Authorities are blaming the weather on the deaths of four people in Pennsylvania on Wednesday.
An official with the Delaware County Medical Examiner's Office told NBC10 that a 67-year-old man died in Swarthmore, a 92-year-old woman died in Ridley Township and an 87-year-old man died in Wallingford. A Ridley Township Police detective also told NBC10 that another man died in Ridley Township overnight though this was not confirmed by the Medical Examiner's Office.
The 67-year-old Swarthmore man was found unresponsive outside his home by his wife around 7 a.m. on Wednesday. He was taken to Taylor Hospital where he was pronounced dead.
The 87-year-old Wallingford man was shoveling snow when he felt faint and fell down. His wife found him unresponsive around 1 p.m. and called 911. He was taken to the Crozer Chester Medical Center where he was pronounced dead.
The 92-year-old Ridley Township woman was found by her son-in-law unresponsive outside her home around 1 p.m. on Wednesday. She was pronounced dead at the scene.
"I found out from the granddaughter that she went out in a housecoat," said Ted Abt, the woman's neighbor. "And I know that there was no way she could survive that long out in that weather."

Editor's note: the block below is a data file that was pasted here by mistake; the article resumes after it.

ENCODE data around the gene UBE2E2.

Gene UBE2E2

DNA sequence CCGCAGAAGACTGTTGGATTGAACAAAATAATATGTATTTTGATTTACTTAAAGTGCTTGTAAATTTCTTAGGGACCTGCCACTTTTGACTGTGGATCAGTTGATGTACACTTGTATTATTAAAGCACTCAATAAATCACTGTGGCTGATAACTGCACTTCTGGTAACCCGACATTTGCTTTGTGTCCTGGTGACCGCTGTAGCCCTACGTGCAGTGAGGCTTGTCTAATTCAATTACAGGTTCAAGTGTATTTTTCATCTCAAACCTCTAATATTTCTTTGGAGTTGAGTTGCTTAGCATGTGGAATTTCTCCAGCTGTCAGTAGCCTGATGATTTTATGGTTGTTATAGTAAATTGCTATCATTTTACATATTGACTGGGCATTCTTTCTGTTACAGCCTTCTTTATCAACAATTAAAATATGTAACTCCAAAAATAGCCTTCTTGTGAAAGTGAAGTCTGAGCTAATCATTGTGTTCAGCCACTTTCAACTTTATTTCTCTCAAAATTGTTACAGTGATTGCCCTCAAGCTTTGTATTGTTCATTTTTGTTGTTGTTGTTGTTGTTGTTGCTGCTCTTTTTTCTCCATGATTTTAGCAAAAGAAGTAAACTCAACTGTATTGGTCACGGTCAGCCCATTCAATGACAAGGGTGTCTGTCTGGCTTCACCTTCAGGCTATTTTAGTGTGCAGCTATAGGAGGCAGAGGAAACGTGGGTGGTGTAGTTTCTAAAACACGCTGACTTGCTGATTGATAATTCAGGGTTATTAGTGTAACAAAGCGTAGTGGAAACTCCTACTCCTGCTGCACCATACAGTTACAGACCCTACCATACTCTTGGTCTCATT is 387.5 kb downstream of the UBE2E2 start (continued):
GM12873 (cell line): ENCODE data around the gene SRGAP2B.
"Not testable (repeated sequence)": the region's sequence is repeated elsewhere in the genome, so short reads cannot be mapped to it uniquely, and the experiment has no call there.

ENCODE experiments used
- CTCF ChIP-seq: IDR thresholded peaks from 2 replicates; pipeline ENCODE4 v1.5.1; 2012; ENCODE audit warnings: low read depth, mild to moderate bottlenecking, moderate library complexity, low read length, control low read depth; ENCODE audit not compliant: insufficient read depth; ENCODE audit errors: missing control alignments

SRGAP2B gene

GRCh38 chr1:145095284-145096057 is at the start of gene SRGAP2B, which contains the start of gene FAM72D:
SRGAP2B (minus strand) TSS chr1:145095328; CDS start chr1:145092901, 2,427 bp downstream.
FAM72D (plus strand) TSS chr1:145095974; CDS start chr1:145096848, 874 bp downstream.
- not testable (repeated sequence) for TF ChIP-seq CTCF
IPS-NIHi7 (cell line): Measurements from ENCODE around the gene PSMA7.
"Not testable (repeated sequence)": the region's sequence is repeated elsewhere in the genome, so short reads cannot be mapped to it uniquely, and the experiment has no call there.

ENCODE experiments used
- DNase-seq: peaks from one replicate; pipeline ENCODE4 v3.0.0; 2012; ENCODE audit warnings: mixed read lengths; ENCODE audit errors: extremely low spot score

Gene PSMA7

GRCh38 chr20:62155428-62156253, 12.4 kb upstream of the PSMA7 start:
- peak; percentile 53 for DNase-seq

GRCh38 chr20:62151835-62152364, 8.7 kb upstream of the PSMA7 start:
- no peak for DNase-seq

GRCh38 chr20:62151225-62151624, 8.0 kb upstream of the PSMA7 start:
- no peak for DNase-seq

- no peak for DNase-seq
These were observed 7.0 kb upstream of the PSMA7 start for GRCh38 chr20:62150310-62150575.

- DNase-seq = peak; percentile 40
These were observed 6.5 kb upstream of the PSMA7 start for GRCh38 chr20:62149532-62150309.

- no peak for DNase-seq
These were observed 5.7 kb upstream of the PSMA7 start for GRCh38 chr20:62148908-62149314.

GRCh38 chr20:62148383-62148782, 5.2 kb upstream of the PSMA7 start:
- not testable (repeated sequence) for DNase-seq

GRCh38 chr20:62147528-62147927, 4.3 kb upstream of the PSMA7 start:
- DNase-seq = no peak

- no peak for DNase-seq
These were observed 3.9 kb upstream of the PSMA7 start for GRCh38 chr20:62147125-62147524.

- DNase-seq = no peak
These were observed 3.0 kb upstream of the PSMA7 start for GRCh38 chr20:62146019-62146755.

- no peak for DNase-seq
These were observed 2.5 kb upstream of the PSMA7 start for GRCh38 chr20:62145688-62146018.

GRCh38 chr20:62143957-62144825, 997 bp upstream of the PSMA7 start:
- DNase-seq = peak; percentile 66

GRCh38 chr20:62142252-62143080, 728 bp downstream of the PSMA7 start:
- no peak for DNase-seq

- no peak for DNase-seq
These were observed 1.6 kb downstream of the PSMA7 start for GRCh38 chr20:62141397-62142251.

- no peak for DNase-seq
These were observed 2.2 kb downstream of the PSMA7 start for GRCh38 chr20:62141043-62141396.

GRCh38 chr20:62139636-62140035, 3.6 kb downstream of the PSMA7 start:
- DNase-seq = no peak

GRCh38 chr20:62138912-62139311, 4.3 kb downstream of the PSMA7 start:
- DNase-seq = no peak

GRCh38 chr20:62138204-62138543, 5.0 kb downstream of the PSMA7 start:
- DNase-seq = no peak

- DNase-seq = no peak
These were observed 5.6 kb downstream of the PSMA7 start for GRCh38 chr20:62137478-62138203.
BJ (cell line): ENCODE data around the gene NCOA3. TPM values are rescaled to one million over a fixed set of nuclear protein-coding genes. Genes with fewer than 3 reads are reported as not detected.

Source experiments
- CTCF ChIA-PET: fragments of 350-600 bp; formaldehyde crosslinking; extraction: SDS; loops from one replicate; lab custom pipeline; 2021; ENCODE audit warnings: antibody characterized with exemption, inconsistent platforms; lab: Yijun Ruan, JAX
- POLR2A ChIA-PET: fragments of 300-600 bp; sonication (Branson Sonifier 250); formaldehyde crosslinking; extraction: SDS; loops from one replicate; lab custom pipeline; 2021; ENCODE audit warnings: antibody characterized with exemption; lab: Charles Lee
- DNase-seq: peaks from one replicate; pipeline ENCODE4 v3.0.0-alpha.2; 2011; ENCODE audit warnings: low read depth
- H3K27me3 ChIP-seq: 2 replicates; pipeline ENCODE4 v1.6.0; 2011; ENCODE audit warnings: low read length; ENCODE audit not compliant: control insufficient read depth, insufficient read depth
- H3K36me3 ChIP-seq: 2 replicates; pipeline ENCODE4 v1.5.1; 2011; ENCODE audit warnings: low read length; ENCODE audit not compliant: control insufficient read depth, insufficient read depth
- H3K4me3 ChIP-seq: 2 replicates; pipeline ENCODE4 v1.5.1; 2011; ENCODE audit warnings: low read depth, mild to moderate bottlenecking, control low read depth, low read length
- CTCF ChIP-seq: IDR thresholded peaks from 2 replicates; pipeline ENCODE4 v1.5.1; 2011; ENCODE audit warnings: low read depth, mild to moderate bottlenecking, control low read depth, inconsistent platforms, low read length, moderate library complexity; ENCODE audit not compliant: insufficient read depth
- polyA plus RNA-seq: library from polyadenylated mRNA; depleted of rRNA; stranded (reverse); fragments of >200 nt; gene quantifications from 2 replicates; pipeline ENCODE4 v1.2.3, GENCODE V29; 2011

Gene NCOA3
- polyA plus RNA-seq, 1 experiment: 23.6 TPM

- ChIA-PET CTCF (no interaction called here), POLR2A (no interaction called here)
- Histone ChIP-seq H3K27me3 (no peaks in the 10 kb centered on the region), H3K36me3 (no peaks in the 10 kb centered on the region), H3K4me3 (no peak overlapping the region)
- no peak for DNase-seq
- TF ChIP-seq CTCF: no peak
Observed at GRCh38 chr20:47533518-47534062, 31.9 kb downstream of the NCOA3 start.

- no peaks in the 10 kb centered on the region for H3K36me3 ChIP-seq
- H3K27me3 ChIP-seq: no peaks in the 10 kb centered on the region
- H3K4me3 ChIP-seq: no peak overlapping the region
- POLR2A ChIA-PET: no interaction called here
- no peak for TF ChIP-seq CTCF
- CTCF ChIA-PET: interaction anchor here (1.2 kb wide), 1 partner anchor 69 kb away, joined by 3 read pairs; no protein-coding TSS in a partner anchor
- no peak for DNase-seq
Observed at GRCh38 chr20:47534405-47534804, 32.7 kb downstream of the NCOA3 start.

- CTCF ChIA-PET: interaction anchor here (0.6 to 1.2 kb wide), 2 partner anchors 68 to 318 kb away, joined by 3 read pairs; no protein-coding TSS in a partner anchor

Police confirmed that a second person died overnight in Ridley Township though they did not reveal the details of the person's death to NBC10. The Delaware County Daily Times reports however that the second Ridley Township victim is an 89-year-old man.
The man wandered outside during the storm overnight and was found in his neighbor's yard wearing only underwear, according to the Times. The Times reports he was taken to the hospital where he was pronounced dead.
A family member of the 89-year-old man also reached out to NBC10 but stated that the victim did not have Alzheimer's as the Times reported but instead had medical issues that caused him to sometimes be confused at night.
Natalie Pagano, a professional caregiver, says that the deaths should serve as reminders for people to check on their elderly relatives and neighbors more frequently during periods of extreme cold.
"I work with dementia patients," Pagano said. "So it's devastating. It just takes a blink of an eye for something to happen like this."